For use in your favorite cocktail shrub, you’ll probably also be looking for a decent cocktail shaker (the Cooks Illustrated recommendation is the Metrokane Cocktail Shaker, and maybe a jigger, but if you’re reading this, you probably already have those, right?

Finally, you’ll want to consider putting the current bible of shrubs, Michael Dietsch’s Shrubs: An Old Fashioned Drink for Modern Times, on your Christmas or birthday wish list. This well-written, gorgeously illustrated shrub drink recipe collection is chock full of historical insights, shopping tips, and everything you need to know to dive in.

Shrubs: An Old Fashioned Drink for Modern Times


Happy shrubbing!


How to Make a Strawberry Rosemary Shrub


  • 2 cups strawberries
  • 2 tbs rosemary
  • 2 cups sugar
  • 2 cups apple cider vinegar


  1. Muddle the strawberries in a glass canning jar
  2. Add fresh rosemary, lightly chopped
  3. Stir in the sugar to mix well
  4. Cover and store in the fridge for 1-2 days
  5. Add the vinegar and let sit at room temperature for about a week
  6. Strain out the solid ingredients
  7. Time to mix cocktails or enjoy with soda water over ice

Letting the shrub continue to ferment at room temperature will add complexity to the flavor.

After two weeks have elapsed, store in the refrigerator to enjoy whenever the mood arises. We’re still experimenting with different alcohols with this, but so far, tequila and rum have come out as winners. A shot each of the shrub and your weapon of choice over ice, topped off with soda water…. ahhh!

The strawberry rosemary shrub recipe came from the book I mentioned above:

The Book of Kale and Friends: 14 Easy-To-Grow Superfoods with 130+ Recipes

Handy Shrub-Making Resources:

Amco Enameled Aluminum Lemon Squeezer

Tablecraft Natural Wood Muddler


CIA Masters Collection 6 3/4-Inch Mesh Strainer


Progressive Collapsible Funnel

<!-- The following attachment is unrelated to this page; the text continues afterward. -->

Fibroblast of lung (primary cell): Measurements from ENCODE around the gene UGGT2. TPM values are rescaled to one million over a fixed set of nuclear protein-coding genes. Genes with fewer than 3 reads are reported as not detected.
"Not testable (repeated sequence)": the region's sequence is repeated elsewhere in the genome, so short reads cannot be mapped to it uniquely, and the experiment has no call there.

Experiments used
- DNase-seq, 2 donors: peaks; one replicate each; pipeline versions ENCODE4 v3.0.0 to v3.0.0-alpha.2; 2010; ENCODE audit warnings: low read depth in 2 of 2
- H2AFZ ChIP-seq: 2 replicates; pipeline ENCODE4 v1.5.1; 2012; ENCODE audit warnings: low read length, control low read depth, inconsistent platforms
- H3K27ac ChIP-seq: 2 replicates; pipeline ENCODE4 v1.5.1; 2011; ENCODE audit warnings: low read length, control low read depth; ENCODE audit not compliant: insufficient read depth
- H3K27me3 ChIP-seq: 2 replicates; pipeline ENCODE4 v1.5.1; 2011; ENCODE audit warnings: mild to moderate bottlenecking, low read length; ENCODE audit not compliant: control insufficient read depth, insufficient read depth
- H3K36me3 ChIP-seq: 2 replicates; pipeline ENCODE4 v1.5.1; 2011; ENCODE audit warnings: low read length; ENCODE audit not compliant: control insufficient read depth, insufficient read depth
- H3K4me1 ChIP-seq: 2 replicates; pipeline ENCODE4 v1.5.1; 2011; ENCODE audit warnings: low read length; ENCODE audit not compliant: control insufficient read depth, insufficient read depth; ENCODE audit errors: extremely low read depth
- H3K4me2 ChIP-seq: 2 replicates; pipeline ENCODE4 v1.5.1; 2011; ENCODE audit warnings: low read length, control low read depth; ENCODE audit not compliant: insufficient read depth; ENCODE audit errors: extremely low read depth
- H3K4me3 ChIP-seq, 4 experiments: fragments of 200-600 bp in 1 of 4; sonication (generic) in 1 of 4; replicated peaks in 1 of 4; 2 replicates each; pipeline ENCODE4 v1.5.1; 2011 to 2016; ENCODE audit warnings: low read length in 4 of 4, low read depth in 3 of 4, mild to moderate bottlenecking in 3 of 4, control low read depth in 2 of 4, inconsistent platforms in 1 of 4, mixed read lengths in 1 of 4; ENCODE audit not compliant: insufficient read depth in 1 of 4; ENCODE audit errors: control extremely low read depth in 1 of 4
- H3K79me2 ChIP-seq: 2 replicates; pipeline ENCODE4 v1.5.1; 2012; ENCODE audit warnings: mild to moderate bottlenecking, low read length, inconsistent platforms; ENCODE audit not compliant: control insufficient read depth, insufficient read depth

Metrokane Cocktail Shaker

And because we always taste first with our eyes, a nice quality cocktail glass for your shrub concoctions is a perfect prelude to first sips. Here’s one of our favorites:

Bee Pattern Goblets


{ 4 comments… read them below or add one }

Sandi Fentiman January 1, 2015 at 7:38 pm

Looks interesting! You’ll have to show me some time. Maybe I could have a sip of yours some time as well. 🙂


kathy January 2, 2015 at 5:38 pm

Of course! Happy to share…


Katherine Ernst January 1, 2015 at 2:50 pm

Hi rick and Kathy, happy New Year! This shrub looked interesting and am certain I will try it. We took your advice on choice of coffee grinder and love it. Many thanks. This is like having a personal shopper and we all benefit. So thanks ! We are busy as ever and both still working.Just returned from Paris for the third year of showing with the SNBA at the Louvre.We have a little granddaughter,18 months we adore and see every week. Lucky us.
All our best wishes go out to you for joy, and good health. Kathy Ernst.


kathy January 2, 2015 at 5:37 pm

Kathy! So lovely to hear from you… I never eat a butter tart without thinking of you.
Glad the coffee grinder is working well for you. We love the thought of being personal shoppers and taste testers!